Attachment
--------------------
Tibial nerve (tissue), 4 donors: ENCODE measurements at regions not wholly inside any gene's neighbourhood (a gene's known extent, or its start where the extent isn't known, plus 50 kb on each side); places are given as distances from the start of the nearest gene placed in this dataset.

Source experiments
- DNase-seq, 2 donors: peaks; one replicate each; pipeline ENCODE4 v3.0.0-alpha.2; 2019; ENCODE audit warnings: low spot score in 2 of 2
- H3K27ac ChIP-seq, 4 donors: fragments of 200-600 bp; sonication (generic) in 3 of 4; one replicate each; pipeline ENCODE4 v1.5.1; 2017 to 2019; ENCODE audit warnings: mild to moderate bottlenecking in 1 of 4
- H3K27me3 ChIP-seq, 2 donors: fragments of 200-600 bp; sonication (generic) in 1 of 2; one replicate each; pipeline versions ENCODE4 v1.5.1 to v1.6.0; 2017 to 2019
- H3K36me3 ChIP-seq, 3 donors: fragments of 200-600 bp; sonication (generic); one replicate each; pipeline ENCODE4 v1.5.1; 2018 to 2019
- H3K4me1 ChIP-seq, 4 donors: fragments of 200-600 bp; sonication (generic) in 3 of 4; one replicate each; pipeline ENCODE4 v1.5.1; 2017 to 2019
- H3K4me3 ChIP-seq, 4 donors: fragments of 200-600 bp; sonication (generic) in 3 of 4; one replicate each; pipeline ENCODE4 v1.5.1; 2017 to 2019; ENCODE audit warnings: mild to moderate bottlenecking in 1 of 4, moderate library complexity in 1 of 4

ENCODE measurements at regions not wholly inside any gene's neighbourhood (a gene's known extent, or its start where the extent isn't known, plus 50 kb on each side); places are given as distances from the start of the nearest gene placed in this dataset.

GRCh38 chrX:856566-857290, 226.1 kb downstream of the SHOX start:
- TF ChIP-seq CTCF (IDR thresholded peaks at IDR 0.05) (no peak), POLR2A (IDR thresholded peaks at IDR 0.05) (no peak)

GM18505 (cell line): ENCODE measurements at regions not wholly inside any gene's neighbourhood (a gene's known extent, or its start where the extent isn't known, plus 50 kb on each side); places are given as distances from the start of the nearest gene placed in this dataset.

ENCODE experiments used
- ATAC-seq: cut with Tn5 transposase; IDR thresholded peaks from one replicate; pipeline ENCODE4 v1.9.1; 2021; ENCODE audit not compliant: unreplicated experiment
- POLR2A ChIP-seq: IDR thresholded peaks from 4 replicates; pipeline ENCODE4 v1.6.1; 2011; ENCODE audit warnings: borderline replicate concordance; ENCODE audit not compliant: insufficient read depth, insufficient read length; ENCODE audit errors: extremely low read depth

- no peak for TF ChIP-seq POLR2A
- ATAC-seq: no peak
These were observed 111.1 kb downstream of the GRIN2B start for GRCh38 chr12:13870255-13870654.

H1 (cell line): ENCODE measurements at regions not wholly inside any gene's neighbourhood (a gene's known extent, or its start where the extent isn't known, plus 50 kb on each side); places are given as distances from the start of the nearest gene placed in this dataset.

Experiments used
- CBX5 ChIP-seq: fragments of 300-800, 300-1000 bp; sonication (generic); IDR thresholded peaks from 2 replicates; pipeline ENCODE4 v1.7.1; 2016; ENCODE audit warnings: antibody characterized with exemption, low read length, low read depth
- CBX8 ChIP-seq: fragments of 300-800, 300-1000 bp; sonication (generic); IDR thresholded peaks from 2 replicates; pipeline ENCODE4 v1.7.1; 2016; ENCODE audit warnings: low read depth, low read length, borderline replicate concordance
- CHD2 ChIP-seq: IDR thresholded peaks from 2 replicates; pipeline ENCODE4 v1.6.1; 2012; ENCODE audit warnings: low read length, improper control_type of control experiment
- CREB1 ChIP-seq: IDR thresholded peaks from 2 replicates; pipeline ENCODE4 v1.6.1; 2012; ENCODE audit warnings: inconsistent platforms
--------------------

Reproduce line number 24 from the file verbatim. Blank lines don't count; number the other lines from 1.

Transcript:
- CREB1 ChIP-seq: IDR thresholded peaks from 2 replicates; pipeline ENCODE4 v1.6.1; 2012; ENCODE audit warnings: inconsistent platforms